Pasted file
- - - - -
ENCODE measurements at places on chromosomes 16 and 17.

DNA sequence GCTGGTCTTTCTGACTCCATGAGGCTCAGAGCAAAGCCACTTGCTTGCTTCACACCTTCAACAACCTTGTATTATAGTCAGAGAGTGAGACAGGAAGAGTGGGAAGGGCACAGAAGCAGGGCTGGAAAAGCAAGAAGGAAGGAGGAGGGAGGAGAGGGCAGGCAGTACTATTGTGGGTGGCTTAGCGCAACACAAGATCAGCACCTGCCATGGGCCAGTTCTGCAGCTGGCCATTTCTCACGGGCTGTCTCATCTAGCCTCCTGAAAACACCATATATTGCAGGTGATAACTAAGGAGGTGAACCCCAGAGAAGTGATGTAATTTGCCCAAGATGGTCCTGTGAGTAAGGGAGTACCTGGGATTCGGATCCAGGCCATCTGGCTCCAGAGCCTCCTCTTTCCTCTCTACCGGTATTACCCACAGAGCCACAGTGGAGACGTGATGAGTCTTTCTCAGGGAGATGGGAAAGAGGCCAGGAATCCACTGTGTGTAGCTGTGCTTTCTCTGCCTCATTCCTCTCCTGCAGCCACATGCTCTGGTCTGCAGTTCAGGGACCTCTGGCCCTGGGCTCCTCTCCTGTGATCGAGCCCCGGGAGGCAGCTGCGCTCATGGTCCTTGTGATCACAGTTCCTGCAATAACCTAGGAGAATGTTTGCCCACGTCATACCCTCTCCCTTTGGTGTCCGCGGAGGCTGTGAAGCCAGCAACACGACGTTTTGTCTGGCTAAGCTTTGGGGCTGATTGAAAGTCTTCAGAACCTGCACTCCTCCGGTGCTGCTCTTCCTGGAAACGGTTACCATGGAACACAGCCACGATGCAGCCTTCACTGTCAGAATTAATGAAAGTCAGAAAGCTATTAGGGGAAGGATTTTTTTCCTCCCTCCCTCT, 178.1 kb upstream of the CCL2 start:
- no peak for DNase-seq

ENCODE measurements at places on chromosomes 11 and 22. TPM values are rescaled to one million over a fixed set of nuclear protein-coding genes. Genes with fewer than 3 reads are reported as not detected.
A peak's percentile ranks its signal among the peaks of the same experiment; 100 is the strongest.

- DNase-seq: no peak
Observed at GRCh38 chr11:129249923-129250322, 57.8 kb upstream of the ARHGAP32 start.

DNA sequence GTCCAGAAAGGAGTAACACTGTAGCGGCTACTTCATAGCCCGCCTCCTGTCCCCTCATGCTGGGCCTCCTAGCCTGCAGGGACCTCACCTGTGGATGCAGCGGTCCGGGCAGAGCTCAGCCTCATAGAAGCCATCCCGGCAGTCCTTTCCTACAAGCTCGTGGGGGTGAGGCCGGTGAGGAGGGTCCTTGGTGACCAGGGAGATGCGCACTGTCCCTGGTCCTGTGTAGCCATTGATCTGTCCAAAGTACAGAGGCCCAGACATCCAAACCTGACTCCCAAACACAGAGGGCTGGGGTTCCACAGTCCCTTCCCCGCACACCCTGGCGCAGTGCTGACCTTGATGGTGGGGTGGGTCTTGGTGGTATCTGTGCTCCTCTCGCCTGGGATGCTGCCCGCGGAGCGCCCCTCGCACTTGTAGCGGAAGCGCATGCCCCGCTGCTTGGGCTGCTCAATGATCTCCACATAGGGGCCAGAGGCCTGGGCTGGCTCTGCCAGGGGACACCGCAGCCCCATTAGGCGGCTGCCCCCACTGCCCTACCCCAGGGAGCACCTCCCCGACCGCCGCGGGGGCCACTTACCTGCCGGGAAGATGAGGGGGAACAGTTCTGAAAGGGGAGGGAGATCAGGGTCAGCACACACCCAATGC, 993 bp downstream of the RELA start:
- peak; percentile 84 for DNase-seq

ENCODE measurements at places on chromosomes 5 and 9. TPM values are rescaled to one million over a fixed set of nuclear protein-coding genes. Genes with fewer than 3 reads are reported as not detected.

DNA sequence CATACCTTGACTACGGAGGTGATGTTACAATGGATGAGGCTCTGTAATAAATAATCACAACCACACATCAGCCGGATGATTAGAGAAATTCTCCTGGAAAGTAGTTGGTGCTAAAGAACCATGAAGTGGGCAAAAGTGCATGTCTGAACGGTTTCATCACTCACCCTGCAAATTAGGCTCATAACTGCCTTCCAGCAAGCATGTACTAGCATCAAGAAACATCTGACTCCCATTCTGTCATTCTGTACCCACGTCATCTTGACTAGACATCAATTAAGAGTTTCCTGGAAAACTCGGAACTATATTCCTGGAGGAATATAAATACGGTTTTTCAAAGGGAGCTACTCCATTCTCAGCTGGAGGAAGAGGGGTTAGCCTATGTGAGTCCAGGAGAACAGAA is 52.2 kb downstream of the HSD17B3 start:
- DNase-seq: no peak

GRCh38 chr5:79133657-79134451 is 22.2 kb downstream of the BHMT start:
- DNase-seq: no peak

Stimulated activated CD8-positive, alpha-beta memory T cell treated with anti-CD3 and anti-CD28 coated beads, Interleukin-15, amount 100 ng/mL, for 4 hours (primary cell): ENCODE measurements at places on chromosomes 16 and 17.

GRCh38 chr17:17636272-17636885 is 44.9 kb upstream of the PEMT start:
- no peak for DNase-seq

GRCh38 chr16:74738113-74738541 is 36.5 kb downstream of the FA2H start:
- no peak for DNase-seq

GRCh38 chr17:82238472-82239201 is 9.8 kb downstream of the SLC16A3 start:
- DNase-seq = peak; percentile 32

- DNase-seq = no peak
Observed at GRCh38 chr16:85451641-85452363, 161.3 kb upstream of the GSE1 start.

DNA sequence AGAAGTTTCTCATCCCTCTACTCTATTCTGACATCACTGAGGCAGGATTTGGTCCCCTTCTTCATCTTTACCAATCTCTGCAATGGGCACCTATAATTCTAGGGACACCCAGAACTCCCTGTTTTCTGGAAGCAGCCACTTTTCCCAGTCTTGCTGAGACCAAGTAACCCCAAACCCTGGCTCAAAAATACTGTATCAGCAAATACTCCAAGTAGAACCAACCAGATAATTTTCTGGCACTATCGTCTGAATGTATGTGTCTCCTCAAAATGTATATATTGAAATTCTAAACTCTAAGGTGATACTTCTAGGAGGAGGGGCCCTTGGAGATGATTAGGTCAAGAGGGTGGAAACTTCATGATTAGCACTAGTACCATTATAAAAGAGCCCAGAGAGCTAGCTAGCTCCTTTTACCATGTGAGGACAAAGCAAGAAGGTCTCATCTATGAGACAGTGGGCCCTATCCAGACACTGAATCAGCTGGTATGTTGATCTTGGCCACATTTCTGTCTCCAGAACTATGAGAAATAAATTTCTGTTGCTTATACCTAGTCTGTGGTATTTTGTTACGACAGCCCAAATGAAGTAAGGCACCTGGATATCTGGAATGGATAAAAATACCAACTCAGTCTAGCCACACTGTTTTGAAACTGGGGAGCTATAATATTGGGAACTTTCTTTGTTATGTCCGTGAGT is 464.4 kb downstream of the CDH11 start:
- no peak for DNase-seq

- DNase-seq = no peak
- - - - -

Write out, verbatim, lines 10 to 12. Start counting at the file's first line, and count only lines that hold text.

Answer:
ENCODE measurements at places on chromosomes 5 and 9. TPM values are rescaled to one million over a fixed set of nuclear protein-coding genes. Genes with fewer than 3 reads are reported as not detected.

DNA sequence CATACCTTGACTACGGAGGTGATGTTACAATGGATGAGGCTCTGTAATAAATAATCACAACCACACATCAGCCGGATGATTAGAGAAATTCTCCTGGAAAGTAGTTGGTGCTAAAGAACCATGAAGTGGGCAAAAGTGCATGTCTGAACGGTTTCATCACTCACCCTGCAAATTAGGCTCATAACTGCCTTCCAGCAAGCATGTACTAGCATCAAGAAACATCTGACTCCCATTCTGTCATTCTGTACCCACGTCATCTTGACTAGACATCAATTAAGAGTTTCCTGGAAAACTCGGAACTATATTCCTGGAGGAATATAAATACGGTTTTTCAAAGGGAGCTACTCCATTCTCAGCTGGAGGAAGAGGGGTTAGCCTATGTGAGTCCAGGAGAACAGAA is 52.2 kb downstream of the HSD17B3 start:
- DNase-seq: no peak